The Courier News from Blytheville, Arkansas on April 6, 1950 · Page 1
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The Courier News from Blytheville, Arkansas · Page 1

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Thursday, April 6, 1950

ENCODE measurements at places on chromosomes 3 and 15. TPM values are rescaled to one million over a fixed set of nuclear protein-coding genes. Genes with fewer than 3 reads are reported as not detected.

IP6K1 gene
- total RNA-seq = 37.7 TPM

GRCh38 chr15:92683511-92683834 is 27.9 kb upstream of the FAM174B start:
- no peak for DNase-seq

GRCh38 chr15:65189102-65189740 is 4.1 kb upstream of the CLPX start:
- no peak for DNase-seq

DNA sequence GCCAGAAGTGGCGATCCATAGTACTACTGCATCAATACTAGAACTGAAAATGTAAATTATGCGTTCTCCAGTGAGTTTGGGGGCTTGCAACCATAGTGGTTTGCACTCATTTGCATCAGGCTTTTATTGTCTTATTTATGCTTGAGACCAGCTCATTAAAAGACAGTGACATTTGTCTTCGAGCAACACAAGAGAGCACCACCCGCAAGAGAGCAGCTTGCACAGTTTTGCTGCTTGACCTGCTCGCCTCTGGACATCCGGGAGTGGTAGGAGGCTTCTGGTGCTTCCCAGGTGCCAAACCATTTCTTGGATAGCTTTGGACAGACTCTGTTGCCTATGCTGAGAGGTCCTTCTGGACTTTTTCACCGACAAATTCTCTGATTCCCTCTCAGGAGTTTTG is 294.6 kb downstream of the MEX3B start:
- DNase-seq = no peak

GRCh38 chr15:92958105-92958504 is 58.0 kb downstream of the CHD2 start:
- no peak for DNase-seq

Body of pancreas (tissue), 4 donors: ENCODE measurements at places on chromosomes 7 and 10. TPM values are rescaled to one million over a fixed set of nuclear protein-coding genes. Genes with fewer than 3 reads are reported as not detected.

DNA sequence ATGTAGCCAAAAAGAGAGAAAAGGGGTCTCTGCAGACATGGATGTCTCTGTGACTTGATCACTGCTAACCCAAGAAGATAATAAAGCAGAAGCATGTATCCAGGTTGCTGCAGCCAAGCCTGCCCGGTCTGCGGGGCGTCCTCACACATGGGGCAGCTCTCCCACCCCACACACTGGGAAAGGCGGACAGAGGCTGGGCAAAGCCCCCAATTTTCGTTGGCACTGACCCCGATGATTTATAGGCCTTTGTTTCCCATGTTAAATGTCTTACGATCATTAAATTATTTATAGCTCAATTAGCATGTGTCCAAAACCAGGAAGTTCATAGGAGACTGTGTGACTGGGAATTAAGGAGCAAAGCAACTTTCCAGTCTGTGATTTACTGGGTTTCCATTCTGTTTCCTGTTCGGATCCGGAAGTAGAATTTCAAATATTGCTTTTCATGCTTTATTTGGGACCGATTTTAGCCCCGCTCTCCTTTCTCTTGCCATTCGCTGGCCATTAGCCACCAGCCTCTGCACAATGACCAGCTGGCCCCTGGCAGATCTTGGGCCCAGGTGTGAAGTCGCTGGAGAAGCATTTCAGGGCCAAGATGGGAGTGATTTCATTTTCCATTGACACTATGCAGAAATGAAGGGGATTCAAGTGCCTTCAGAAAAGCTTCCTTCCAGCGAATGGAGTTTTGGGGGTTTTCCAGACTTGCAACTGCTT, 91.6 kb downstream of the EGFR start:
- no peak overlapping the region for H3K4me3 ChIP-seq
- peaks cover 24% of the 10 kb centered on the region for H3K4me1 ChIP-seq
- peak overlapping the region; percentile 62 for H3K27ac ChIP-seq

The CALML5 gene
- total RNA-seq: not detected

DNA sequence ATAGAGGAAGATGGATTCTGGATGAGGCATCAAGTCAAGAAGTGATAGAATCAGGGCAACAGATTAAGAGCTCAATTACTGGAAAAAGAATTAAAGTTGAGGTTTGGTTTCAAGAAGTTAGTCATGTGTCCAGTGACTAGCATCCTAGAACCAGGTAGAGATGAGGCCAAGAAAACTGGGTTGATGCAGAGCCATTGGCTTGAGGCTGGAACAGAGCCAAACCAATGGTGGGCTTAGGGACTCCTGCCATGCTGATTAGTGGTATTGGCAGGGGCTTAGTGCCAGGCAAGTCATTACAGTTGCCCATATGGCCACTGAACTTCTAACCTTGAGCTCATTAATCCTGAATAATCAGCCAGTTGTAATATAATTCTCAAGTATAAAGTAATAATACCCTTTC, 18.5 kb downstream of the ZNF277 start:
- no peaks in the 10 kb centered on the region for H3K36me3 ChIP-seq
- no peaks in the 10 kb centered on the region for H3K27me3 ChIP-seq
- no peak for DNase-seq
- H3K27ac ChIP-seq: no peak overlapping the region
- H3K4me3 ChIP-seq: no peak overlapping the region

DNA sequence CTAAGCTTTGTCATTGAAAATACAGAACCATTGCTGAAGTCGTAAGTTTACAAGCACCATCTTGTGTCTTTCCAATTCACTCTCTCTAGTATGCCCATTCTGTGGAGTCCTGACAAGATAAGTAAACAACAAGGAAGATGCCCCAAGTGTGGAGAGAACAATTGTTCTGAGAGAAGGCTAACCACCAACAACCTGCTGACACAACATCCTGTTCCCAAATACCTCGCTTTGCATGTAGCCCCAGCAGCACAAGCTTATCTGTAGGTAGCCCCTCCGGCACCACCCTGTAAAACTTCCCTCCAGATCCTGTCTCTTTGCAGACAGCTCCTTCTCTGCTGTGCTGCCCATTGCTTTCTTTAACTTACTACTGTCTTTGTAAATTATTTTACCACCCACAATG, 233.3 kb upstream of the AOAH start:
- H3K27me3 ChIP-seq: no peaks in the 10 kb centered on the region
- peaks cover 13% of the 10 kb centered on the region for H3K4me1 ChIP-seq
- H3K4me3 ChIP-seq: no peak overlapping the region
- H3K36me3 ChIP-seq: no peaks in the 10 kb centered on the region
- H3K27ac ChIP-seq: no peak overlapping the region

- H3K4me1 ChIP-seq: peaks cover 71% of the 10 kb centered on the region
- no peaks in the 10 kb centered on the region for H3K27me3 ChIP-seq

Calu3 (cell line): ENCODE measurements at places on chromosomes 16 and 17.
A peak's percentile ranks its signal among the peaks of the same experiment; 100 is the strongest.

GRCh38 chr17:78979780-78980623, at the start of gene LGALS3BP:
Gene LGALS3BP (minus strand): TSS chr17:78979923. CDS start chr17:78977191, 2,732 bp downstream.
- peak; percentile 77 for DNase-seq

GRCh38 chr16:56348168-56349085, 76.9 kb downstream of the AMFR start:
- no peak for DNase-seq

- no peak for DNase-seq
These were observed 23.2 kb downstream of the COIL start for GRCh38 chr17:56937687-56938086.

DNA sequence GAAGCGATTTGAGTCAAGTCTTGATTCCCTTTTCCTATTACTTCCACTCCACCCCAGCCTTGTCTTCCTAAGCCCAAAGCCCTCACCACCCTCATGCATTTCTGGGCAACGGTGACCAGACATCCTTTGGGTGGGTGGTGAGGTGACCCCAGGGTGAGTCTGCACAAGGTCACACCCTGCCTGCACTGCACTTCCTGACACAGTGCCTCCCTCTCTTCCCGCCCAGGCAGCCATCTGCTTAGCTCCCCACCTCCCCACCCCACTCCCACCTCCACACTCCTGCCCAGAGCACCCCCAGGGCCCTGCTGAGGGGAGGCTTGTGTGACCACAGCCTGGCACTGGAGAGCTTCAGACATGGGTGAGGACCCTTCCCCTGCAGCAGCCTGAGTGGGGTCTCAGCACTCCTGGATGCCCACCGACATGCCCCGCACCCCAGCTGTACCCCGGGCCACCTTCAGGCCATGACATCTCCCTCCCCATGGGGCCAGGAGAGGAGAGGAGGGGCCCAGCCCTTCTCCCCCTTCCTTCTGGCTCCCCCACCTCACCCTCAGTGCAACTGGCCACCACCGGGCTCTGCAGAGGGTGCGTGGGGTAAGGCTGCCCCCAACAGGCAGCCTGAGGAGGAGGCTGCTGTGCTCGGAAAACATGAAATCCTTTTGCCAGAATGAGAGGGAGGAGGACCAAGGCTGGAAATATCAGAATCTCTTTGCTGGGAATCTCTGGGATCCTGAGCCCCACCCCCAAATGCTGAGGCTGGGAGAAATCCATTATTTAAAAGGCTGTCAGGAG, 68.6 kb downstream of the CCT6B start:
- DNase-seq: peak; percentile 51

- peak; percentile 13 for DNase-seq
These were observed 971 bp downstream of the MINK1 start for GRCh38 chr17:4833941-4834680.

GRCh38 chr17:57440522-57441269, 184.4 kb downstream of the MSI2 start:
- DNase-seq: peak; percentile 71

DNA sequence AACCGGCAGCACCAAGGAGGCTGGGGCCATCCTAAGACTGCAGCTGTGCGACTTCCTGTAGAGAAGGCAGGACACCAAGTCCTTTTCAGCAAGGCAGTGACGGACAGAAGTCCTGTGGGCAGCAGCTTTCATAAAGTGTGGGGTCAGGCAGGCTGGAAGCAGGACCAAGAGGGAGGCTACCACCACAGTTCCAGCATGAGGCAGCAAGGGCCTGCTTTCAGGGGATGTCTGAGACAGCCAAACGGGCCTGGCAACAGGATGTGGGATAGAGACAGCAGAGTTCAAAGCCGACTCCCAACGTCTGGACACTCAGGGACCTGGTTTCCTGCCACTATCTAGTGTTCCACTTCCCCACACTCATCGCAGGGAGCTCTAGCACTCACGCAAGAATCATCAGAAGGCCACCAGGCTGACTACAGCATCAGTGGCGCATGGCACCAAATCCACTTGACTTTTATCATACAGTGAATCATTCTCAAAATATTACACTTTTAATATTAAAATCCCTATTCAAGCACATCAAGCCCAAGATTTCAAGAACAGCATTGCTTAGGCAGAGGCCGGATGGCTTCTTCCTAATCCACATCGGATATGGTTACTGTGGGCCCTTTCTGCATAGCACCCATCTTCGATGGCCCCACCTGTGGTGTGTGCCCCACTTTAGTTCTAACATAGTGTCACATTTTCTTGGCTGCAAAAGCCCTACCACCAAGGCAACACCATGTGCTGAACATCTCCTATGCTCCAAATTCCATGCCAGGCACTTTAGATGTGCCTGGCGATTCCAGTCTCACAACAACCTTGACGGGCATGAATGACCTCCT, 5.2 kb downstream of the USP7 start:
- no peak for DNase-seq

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,LE COURIER NEWS TOT DOMINANT NEWSPAPER OF NORTHEAST ARKANSAS AND SOUTHEAST MISSOURI VOL. XLVI—NO. 12 KythnUM Coorfer BlythevlUi D«Uy Nr M Mssippt Vslky Bljrthevlll* Herald BLYTHEVILLE, ARKANSAS, THURSDAY, APRIL 6, 1950 EIGHTEEN PAGES SINGLE COPIES FIVK CENT* AFL-CIO Merger Talk Becomes Labor Topic v t WASHINGTON, April «. (fl>j—A jssible merger of the AFL and lo lias suddenly become a serious topic of conversation In labor circles. The reason; AFL President William Green's observation that the chances for .such a move are "better today than they have been In the past six years." Green was commenting on a proposal put fonvard'by Philip Murray, president of the CIO. Murray Invited the AFL, John L. Lewis' United Mine Workers, the International Association of Machinists, and the railroad brotherhoods to join in a grand program of cooperation on legislation, polities, and economic problems. Once that is done, Murray said, the groups could work toward unt- ' fication into a single organization of some 16.000.000 members. The AFL claims 8.000.000 on Us roll.^, the CIO 6,000,000 and the other organ- izations about 3,000,000 together. Green and Murray have split 1° Die past over how unification should be accomplished, and their differences still seemed to'exist. The AFL chief favors immediate consolidation'—as contrasted with the step-by-step procedure suggested by Murray. Green made clear in an interview In New Orleans that he hasn't changed his mind. "The Interests of labor could best be served by the establishment of one strong, united organization," he said. "Anything less would \x temporary.". • But the 76-year-old labor leader said lie will be ready to meet with Murray upon his return to Washington. Green was in Louisiana to attend a meeting of the State Federation of Labor. The CIO was created in 193S and 1936 by an AFL group led by mine leader Lewis. Murray «nd others. Lewis later quit the CIO. Chrysler Scans CIO Peace Offer To End Strike Union Abandons Specific Demands For Pension Fund Charles Binaggio Slain In Kansas City Killings KANSAS CITY, April 6. (AP) — Charles Binaggio and Charles Gargotta, recognized .political and underworld chiefs of respectively Kansas City's northside, were shot to early today In their political here. Police immediately began a minute investigation of gangland and political activities In search for a clue to the double murder. Binaggio, 41, whose political power as a Democratic factional leader here has grown rapidly in the last few years, wa.s found slumped In & chair at a desk. Under Truman's Picture One shoulder was sprinkled with cigarette ashes. There was a pool of blood on the floor. On the wall above Binaggio's body was a portrait of President Harry S. Truman. Gargotta's body was found near the front door where he had been brought down with a'bullet in the head. Lt. Harry Ncsbitt of the.police homicide squad said Gargotta obviously was trying'to flee for hts life. '" ' Police Cfcpf H*nry A W Johusoo •aid Bim .,,^ *r qui leadS ~ap~p~afenHy r "rm' reclining in his office chan just before the double slaying Both Binagglp and Gargotta had been shot" four times in the head ^ No weapon was found i Kobterjr Not Motive Robbery was dismissed^mmiedi- ately as a motive Gargcta's cloth- Ing contained tewnly $100 bills, four' 10b and In his billfold, a, Urge old- style one-dollar bill; Binaggio still wore his diamond- studded wrist watch and had $24 "In his pockets. Police detective* expressed the belief the men probably were slain by out-of-town gangsters because "no one in Kansas City is tough enough or brave enough to pull such a Job." '.-.•. Frank Collins, chief of detectives, said he had notified the FBI of th« double slaying because both the slain men were under subpoena from a federal grand jury investigating crime conditions In this area. The federal grand jury investigation began after a number of .insolved murders, a number of ;hem In gangland fashion. Among them was the slaying a year ago of Wolf Himann. golf club manager and . coin machine operator. Ri- mann was shot 1 down in daylight on a busy ^street here by two gangsters. The killers escaped. Sen Aee Bearden To Be Candidate LeachvilU Planter DETROIT, April t. (/T)—Chrysler Corp., slrikebound for 72 days, scan ned a union peace offer today. Whether the proposal would break the long deadlock over financing MOO-a-month pensions remained to be seen. However, the CIO United Auto Workers had abandoned their de mand that a specific number o cents an hour bet set aside in a pen slon trust fund. 140.000 Idled . In the dispute Idling HO.OOC workers this was considered signl ficant. Chrysler has resisted a settlement on a cents-an-riour basis The union made Its offer yesterday.-It said its proposal "completely overcomes" management objections. Six hours after the' offer was put i the bargaining table, Chrysler said: We are considering the union proposal." The union yesterday proposed: (1) That~ an. actuary determine the cost of pensions for workers retiring within the next five years. The sire of Chrysler payments lo a, pension fund would be sufficient to keep the fund sound. Payments could be on »n hourly, weekly, monthly, or annual basin. (2) The fund would provide pensions of $100 a month, Including federal social security, to all em- ployes at 65 with 25 years service. (3) The company would set aside money at a rate which would pay off all back and future service credits If the plan^'were continued 30 years. Back service means all time worked before the plan would go into effect. Future service . refers to time worked from the date the plan started. . -' (4) If Congress boosU social .security benefits, the .company would continue paying Into the fund at the same rate. The money saved by the company, In paying a smaller portion of the $100 a month pen slons - would be used ito amortize the plan in less than : 30 years McCarthy's Charge Is Lie/ Lattimore Claims in Denying He Is Head Spy for Russians Drainage Work Fund Drive To Start Soon Solicitation of funds to finance drainage work in the Country Club Roliison Additions in North. and BIytheville Is expected to start next week. It was announced today. .The drainage .work will be done by Pride and Usrey Construction ^o.. In these ' two additions. The V- O. Adams Addition is not being included in the project, as was previously announced. W. w. Nebel, representing residents o( these additions, said the residents will hold a meeting at 7:30 Tuesday night at the Rollison Lumber Co., on Moultrle Drive. At a meeting last night of the solicitation committee for the project, the following assignments were macte: James R, Fisher, to sollcii .funds on Adams Street; Bill Robertson and B. N. Webb, Pecan Ave. Mr. Nebel, Hardin street; and Johnny Marr. Rollison Ave. and portion of North Highway 61. Weather Arkansas forecast: Fair and a lit tie warmer this afternoon and to night. Friday partly cloudy and jM fe" iniri Senator J L*e Bearden of L*ach- ille txxJaj" field hi* corrupt prat- ices pledge.as a candidate for rejection in Mm 3Qth Senatorial Dial- let (Mississippi county). . «.- lssiviippl Covmtjr Represent*- ive L.;H. Autry of Burdett* filed March 30 'as a candidate' for -the Senate seat. Mr Bearden LS seeking his s«c- nd tern-Tin the State -Senate, hav- fig first been elected in 194«. He "served three : terms In the State House of Represntatlvs prior being named to » Senate seat. The ' Leachyllle farmer and gin- icr has been active as both mem- er and chairman of. a number of Senate and House committees. For his service in the House, Mr. Bearden received a statesmanship award from the Arkansas Press As- ociation. ' 'Farmers^Day' """".__ S& y "• ' - V" twamans Accused Professor Talks of Suing Senator for Making Accusations WASHINGTON, April 6. (AP)—Owen Lattimore denounced as "base and contemptible lies" today the charge that lie is a R'ussian spy and swore that he is not. and never has been a Communist. From the witness chair of a Senate Committee, the 50- S car-old Johns Hopkins professor said (A) he intends to talk with his lawyers about suing Senntor McCarthy (U-Wis) for making the accusations and (B) he hopes to be the "instrument" of McCarthy's resignation from the Senate. Lattimore testified before a pricked* hearing room lo the Scnnte foreign relations subcommittee invcstlBnling School Census To Start April 15 Annual Enumeration Expected to Show Increase This Year McCarthy's general charges that the State Department Is Infested with Communists and their friends. Sitting with him was Mrs. Latll- more and his attorneys, Abe Fortas W.E. Wade Named Glencoe Manager W. E. Wade has been named manager of the Glencoe Hotel Ht Second and Ash,Street*, It- wa* announced jtoday. Mr. Wade, who will assume his duties Monday, will succeed Earl J. Timms, who has been here for the past 17 months. The hotel is owned by Ihe An^ der.son Hotel System of Dallas, Tex., and Mr. Timms will be reassigned by the ocmpany, possibly in Texas, after a vacation, he said yesterday. Mr. Wade has for the past six and one-half years been manager of The Flower shop, located In the Glencoe Building. The BIjtheville Kruams Club »i!l observe ( its annual Firmer Day" at-the club's, luncheon meet ing in Hotel Noble Wednesday .noon,-, it was announced ye:-terday Martin Zook, director of the A; ncultiire Department of the Mem phis Chamber of Commerce will be guest .speaker at the event, Torn A Little Jr. president of the Ki .wants .club announced at the club meeting yesterday." •' . ^ : The object of the meet ing IK fo each member of the club to invit at least one farmer as a special guest. Jennings Bailey, a member of the board of directors of the Keep Arkansas Kreen Association, addressed members of the club at yesterday's meeting in connection with the observance of "Keep Arkansas Green Week," which hris been proclaimed as this week by Oov. Sid McMat-h. Mr. Bailey told of the functions of the organization In helping to preserve the state's forests and the beauttflcation of Arkansas. Harry Priuius. Blythcville High School student who recently won a music scholarship to Hcndrlx College, also sang three numbers. Blan Heath, George VViegs and Rouse Harp were Inducted as new members at yesterday's meeting. Other guests included Gene Kirkes of Little Hock, Rowlanl Anders and Mitchell Moore of osceo- la Johnny White. Judge Gregory Carey and Iverson Mickey, all of Caruthersvllle, Al Sullivan or Murfreesboro, Tenn., - Bob Warren and Junior Kiwanlans Toney Birmingham and James Parrish. —Courier Newi Photo Crippled Children 21 inic Attended by 200 Youngsters A somewhat disapproving Elton Loftin (above), two-year-old son of Mr. and Mrs. Har'pid Loftin of Etowah, Is one of the..nearly 200 crippled children to report for examination and treatment at the Crippled Children's Clinic : con* ducted today at the Woman's Exhibit Building at Walker Park. Dr. John T. Gray, orthopedist, flexes Elton's foot, left'iweakened by polio, and Is being asstsled by Miss Mary Craig, physical;, therapist. She is working out plans for the out-patient polio center set up in BIytheville recently, Periodic^visits from Dr. Gray t^.'asslst. in the out-patlrnt center will* make further lar^ge clinics such a*j th«,one conducted today, unnecee-" sary, he 'said, *. At right: Just biding his time is' Edward Leon Russell. four-j»r- old son of Mr. and .Mrs. Edward Russell of Osceola, who Is tliown sipping milk as he waits his turn for. examination. By 10:30 this morning 119 had registered, in addition to 22 that were called in for early examination yesterday, and still others were arriving with their parents. Edward's mother (extreme right) explained that the crippling in his right leg was u result of polio, which he suffered last summer. Food was provided by Arkansas'/Association for the Crippled, Vv. and Paul Porter. Flood I.ljhU Dp Flood lights set up for movie and television cameras beat down on Ihe witness and the Senate committee members flanked along a table ncross from him. McCarthy wns sitting behind the committee members. He Is not a member of the committee, but asked yesterday for the' right to cross- examine Lattimore. The 'committee denied him that privilege but said he could submit . questions through committee members. McCarthy told reporters he would not try to do that. "I asked for the right to cross examine thft witness but my ' request was denied,"" McCarthy said. "It would be completely inadequate to try to question . htm through tlie committee. I will Just watch the proceedings." ' - Mntcry WltlMM On next Thursday, the committee will sit to hear "mystery witnesses" McCarthy says he can. produce to back up his charges against Lattl- more. The senator says one of these can testify that Lattimore was or has been a Communist Party member.. '••'. '• ' '. ' •... ' As for that charge, ' Lattimore earnestly told the «nator«: "I make to 'you ortvmy solemn oath the following; statement: "I am not arid never have been a member of the Commuhlst^Party, I have- never been affiliated or associated with the Communist . "J have never^belleyed in the prin- WpJey pf Cflmmurilsrn. nor subscribed to' nor-; advocated the Cotnrjiunlst 'or Soviet ; form of goveninierit ettRer within the United Stat«,;in China, In' the Far East, or anywhere In tfrei world. -; ' . "Nr.YfT "I have never;.^|>hsciously or de- berately advoci&Ki or participated i promoting th«:;c»us« ,ot Com- ninlsm anywhere--ltt, the} world." When Lftttlmore spok^of McCar- hy his voice was' JiMvy .with »ar- asm. .Ills face twitched from anger r nervousness. :, ;' : t',-. Mill Village Seems Destined To Become Pittsburgh Ghost B.T James folio* PITTSBURGH, April 8. (flV- A MILD warmer. k Missouri foreItl: Fair and rmer with Increasing southerly winds t o n i g h t; Friday increasing cloudln ess and warmer with southerly winds 30-40 miles per hour; low tonight 40 southeast; high Friday near 70. ^finlmum this morning—33. Maximum yesterday—55. Sunset today—6:25. Sunrise tomorrow—5:39. Precipitation 24 hours to 7 a.m. today—none. Total since Jan. 1—24.18. .Mean temperature (midway between high and low)—44. Normal mean for April—61. This Date Last Year Minimum this morning—42. • Maximum yesterday—64. Precipitation Jan. 1 to this datt —31.74. drab village o[ 2.500 mill workers and their families huddles silent and deathlike today amid the bustle of this busy industrial region. Incongruous as It seems, a ghost town may soon lie virtually In the shadows of Pittsburgh's skyscrapers. More than nine-tenths of the town's men have been out of work since last summer when the big plant which fostered the village shut down. No 8<im of Openin< There is no sign that It will r«- open soon. And where else can men over 40 gel a job today? A few years ago thi town of Preston—with Its three neat rows of identical frame houses—thrived contentedly in a murky silt on the Ohio River mud flats miles out of Pittsburgh, There was plenty of work—with a chance to learn » good trade— at the Pressed Steel Car Company*! big plant, adjoining th« Tillage. The firm rated as the nation's third producer of nlkowl trtlcht cars and everyone prospered. Din mond Jim Grady, oldtlmcrs boasl made most of his fortune salesman for the company. < During the war the number o employes at the plant soared pas 4,000. After the war, the company re rhiced its rolls to 3,000. But those who lost their Jobs were, for th most part, outsiders. The futur still looked rosy fdr Preston. But layoffs continued. The firm said orders had dropped. Finall. last summer, Pressed Steel Car shu down. ' A Few Odd Jobs There have been a few odd Job since then. But for the most par they have subsisted on state unemployment compensation. Except for a few, Jobless pay to Preston residents expired last week. The oldtlmcrs just, shake their heads. "It would lake a couple of million dollars to get back Into production." »ald Edward OTS». "I'm afraid we won't get work here again for a Vong time—If ever." . . Ozga satd he worked 13 years te Ihe pi*nt. to/en, Abandoned, •to/en. Found, Is ToJ* Vanishing Vehicle There are a few red faces here and in Campbell, Mo., today because a stolen car found abandoned was reported stolen, again only to turn up later in a garage. The car, a 1950 Studebaker, was stolen from Chamblin Motor Sales lot here Sunday night. A flat tire and no spare evidently forced the thief to abandon the. car on a Campbell street.. Campbell officers notified Blythcville authorities yesterday that the car had been recovered. But before a man could be sent to retrieve the missing auto this morning. Campbell authorities notified BIytheville police that the car was gone again, flat tire and all. i There was a good deal of blush- Ing on everybody's part. Then later this morning the car turned up In the Crlckland Garage at Campbell, where it apparently had been pulled to have the flat tire repaired. Words to Fly When Spellers Compete in County Meet Here Mississippi County's champion speller will be discovered at a County peWng Bee to be conducted April 14 for school students In grades one > eight and under 16 years of age. Th e contestants, representing*— rchools from all over the county, re to assemble at 9:30 In the Court ou.sfi for the county elimination ontcst, and the winner will then re eligible to compete in the Mid- oulh Spelling Bee, sponsored by .e Memphis press Scimitar. Rules and regulations governing Slaying Suspect's Hearing Delayed CARUTHERSVILLB. April fi. — Preliminary hearing lor Jess Little of near Hayti, who Is chargec with first degree murder in con ncctlon with the fatal shooting o Elvis A. Burton, was continue until next .Thursday in Pemisco County Magistral Court this morn Ing. Judge Sam J. Jorbett continue the hearing on request of the de fense. .. Burton died Friday night a fe minutes after being shot on th main street of Cooler. Little wa arrested Immediately after th shooting and Is being held In Ptm iscot County Jail without bond. New York Cotton May . July . Oct. . Toe. , Mar.' , 325* 307 W Tourist Courtesy Course Near End contest have been mailed to ie schools In preparation for the onlest. For the past two years Bobby Williams of Dycss has carried off he top* honor In the county. He 12 last year but was an eighth grade student, so will not be eligible try for his third-ycar-ln-a-row win. County winners are awarded cash prizes of S10. $5, and $3 tor the 'irst three places. The County winner is also given i t25 bond by the Press Sclmitnr for competing In the Mid-South contest. The winner at Memphis gels a free trip to Washington, D. C.. for the National Spelling Bee, where prizes range froi MO to $500 for winners. In the Mfd-South competition, the second prize winner is awarded a $100 saving bond and the third place winner a $50 bond. The contest there will be conducted April 28 at Tech High School. The tojirist hospitality course being conducted here by the Merchants Division of the BIytheville hambcr of Commerce will be competed tomorrow. An overflow In attendance brought about by the enlistment o •cterans classes for the course, ha made It necessary for the class tc change Its meeting nlnce from Ui illy Hall to the Junior High Schoo Auditorium. By request, veteran students wer given a summary of previous ses sion, at the meeting Inst night, an will be allowed to complete th course. The class meets at 1:30 eac night, and Miss Jean Green, rep resenting the State Department o Education Is the instructor. New York Stocks '1:30 p.m. Quotations: AT & T Amer Tobacco Anaconda Copper Beth Steel Chrysler Gen Electric Gen Motors •• Montgomery Ward N Y Central Int Harvester National Distillers ...... Republic Steel Radio ...... Soconv Vacuum ... — Studcbakcr Standard of N J Texas Corp U S Steel Open High Low 1:3 . 3247 3249 3242 32. 3254 3266 3252 . 3C68 3071 306* . 3V9 3052 . JOM . 30tt 3060 3044 30M f Southern Pacific ...... t ...... 53 1-2 of the edvertWrig themes" complain.. 154 770 5-S 29 134 7-8 67 1-8 40 7-8 79 7-8 55 1-4 14 1-2 26 1-2 23 33 \, n 3-1 n i. 30 3-: 69 3, 65 , 31 7-1 7- School enumeration figures for 1951 will be compiled during the period April 15 to May IB, John Mayes, county school supervisor In Mississippi .County said today. The enumeration previously JIM been conducted during the month of March, but was postponed because of bad roads' this year. '•• Mr. Mayes said that In addition lo the enumerating of children between the ages of six and 17, Inclusive, there were also plans for enumerating the pre-school children in most of the districts of Mississippi County, ; Each of the IS districts will select from one to 10 enumerators'tor th« count in the various districts. Inenue E>pec(*d Last year 22.597 were enumerated In Mississippi County, and Mr. Mayes said It was expected that trie number would be Increased ; this year. He explained that'funds from slate apportionment* were made on the basis of the count. »nd that last year counties had received 114.51 per enumerate. The enumeration Is also a basis for planning programs for building and teacher requirements for lh» future he said. ' Enumeration blanks will be rs- turned to the county supervisors office on June 1. and Mr. Mayes will then make » report, to the state Department of Education prior to June 10. August 1 Is the deadline, for counties to make any claims for enumeration adjustments. Count on the pre-school age children will be tabulated hi th« district on June 15, and reports will .be .due at the state Education De^ partrrient bjr July 1, Mr. Mayea »ld. Jurors Selected For treece Trial Senator Asks PerralaRltfn WASHINGTON, April B. (^—Sentor Knowland (R-Calif.) demanded ally today a drastic revision of 'ie procedure of Senate spy hunters nvcstlgatlng charges against Owen ~. Lattimore and other*. Knowland said that Lattimore, an xpert on Far Eastern affairs, "con- Istcntly and Insistently has played n important part In undermining he Republic of China.™ Dulles Named As Advisor To Acheson WASHINGTON, Ap»ll 8. (AP) — The State Department said today Jhn Foster Dulles. New York lawyer and foreign policy expert, had agreed to serve a consultant to Secretary of state Acheion. A formal announcement said Ihe Republican leader was asked to take the position by both President Truman and Acheson. Only last night, Presidential Press Secretary Charles O. Ross denied reports that Mr. Truman proposed lo name Dulles to a top policy post with the rank of ambassador at large. The State Department today said Dulles "will advise Secretary Acheson on broad problems In the field of foreign affairs and on specific lines of action which this government should follow." Cigarette Makers Claim Ads Were Discontinued Years Ago WASHINGTON, April 6. (yr>—A government agency's orders that the makers of Camels and Old Gold cigarettes stop certain advertising practices have drawn the relort that tho"*complalncd-of ads were discontinued years ago. The stop orderfi/wcre Issued yesterday by the Federal Trade Commission against R. J. Reynolds Tobacco Co. for Camels and P. Lorll- lard CO. for Old Golds. Both companies, Ihe agency contended, had rrtade "false and misleading" claims that their cigarettes contained less throat Irritants than other brands. Ixnrlllarrt, Sn n statement Issued In New York, termed the PTC order "unjustified." The company said its "advertising philosophy" made "no Ihernpeulic claims of any kind." In Wlnslon-Saloni, N.O., officials f the ..Reynold* Co. said, that "all ed of by the commission were discontinued more than five years ago. most of them even before the complaint was Issued, and that the commission's finding of facts confirmed this. . dlsconll"— ice. Lorlllard said the ,compl»lnt which ltd to the FTC orier against Old Golds was filed "more than •even years ago." !t said the ads cited were long ago discontinued. Both companies denied that they ever Intentionally used «ny false advertising. The order prohibits the two companies from claiming that thtlr cigarettes contain less nicotine, tars and resins than other "leading brands" of cigarettes, or that the «moke from them Is less Irritating to the throat. .The companies may appeal the decision to federal, couMi If they wish. Two Foe* Charge* In Traffic Dsiarh ~ Of Myron Nailling Eleven jiirnrs were. selected this mOrning to hear the Circuit Court trial here of Shelby T. Treece of BIytheville »nd James Hendricks, BIytheville Negro, on. charges of Involuntary manslaughter resulting from tile accident in which Myron T. Nailling, former South Mississippi . County deputy prosecutor, was fatally Injured. The full morning session ws* spent in selecting the Jurors. Mr. Treece and Hendricks are charged as drivers of the. vehicles which figured In the fatal crash. Mr. Nailling was severely injured Dec. 8 when his car collided with one driven by Mr. Treece on Highway 61 south of BIytheville. Hendricks was driver of > truck which officers. said was parked on the highway without lights: Mr. Treeca told officers after the accident that he swerved to miss the truck. Mr. Nailling died four days after the accident. In yesterday afternoon's session, Judge ChaVles W. Light passed sentence on four defendants, suspending the terms In the cases of thres youths charged with larceny. Nine Change Pleas The court also took changes of plea from three defendants and six others entered changed pleas to reduced charges. Sentence of 21 years In the slats penitentiary was passed on Wheeler Carson, 29, of BIytheville, whom a Jury Tuesday found guilty of havlrig fatally stabbed Chester Jones, also of Blylhevillc, DEC. 12. After Judge Light overruled a motion for a new trial, Carson's attorney, Claude Cooper, filed notice of an appeal and bond was set at $7.500. Three Manila youths held for th« theft of six geese Feb. 4 from the V. B. Berry farm near Manila were given suspended sentences pending payment of costs and good behavior. They were Vernon Lynn, 15. five years: Eugene Williams, 16, four years; and Bobby D. Fleeman, 17, five years. Thret Plead Guilty Three men charged with grand Iraccny for the theft of some soybeans last fall changed their pleal See COURT on Page 1» Soybeans May July Nov Open High Lwo Closs 264^ 261H 261 l i 263*t 26Ui JSHi'258 1 ; 260»i 206 tt 206»i 204U 205li N. O. Cotton Open High Low 1:33 I May 3215 K13 3209 321$ July 3225 32» 3231 3338 Oct 30«S 3055 M67 MQ Dec. , >'3042 3C43 -30»^JOO Mar '*Hi J04i Mil MM